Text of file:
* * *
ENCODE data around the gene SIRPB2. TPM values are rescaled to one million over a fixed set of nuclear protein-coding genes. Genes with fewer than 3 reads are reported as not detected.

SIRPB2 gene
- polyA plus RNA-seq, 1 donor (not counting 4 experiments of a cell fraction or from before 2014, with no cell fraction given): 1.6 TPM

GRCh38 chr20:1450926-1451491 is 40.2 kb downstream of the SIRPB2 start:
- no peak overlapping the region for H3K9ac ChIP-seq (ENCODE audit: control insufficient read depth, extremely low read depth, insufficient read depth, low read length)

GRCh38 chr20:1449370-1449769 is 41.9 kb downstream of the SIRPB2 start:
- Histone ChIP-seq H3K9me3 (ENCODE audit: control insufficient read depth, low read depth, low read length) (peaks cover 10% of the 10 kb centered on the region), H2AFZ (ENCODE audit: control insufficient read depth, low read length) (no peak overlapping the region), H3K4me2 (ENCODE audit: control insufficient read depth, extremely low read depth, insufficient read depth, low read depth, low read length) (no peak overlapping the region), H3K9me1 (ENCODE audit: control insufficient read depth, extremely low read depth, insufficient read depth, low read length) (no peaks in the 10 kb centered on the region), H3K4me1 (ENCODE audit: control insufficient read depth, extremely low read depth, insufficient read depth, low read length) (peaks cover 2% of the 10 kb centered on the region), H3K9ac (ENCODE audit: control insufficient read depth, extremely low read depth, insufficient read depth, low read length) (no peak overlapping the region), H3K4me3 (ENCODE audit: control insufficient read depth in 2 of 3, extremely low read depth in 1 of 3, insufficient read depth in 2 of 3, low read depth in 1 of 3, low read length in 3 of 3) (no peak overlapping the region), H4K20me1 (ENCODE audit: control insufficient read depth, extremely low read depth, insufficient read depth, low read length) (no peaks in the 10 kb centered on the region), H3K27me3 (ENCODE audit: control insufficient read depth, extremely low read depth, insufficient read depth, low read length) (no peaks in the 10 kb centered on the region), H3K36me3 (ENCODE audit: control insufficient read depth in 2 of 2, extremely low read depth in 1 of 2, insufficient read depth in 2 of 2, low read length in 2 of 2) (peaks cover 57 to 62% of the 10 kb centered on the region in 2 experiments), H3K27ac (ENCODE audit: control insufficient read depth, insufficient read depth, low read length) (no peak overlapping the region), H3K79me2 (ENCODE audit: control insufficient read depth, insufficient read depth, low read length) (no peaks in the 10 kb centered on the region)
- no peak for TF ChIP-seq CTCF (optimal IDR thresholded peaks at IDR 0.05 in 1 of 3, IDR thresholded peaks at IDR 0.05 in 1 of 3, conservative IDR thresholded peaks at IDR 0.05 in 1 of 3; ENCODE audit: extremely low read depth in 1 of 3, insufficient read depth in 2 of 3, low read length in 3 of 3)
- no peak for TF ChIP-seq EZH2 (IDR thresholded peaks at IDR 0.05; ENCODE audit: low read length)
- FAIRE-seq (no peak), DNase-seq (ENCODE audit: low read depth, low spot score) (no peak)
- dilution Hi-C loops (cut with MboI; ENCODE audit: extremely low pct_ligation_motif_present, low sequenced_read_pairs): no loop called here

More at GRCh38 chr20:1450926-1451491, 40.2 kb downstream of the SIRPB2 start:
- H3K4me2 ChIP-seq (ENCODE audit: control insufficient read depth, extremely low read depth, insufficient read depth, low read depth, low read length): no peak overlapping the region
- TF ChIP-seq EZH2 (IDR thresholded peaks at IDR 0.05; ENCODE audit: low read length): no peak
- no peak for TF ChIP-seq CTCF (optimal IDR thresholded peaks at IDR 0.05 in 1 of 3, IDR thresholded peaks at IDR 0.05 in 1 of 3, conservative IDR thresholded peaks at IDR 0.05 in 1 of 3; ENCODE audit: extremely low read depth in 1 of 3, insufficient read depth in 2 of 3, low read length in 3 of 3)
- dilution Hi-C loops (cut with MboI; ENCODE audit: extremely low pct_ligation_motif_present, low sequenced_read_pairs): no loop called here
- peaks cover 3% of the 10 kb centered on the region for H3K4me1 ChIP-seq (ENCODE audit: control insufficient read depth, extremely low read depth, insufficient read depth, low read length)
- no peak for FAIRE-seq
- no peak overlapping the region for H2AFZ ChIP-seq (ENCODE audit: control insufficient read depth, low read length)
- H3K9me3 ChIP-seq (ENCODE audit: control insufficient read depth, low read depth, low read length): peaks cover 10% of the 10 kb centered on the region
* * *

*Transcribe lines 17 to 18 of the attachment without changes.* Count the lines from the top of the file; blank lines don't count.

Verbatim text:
- peaks cover 3% of the 10 kb centered on the region for H3K4me1 ChIP-seq (ENCODE audit: control insufficient read depth, extremely low read depth, insufficient read depth, low read length)
- no peak for FAIRE-seq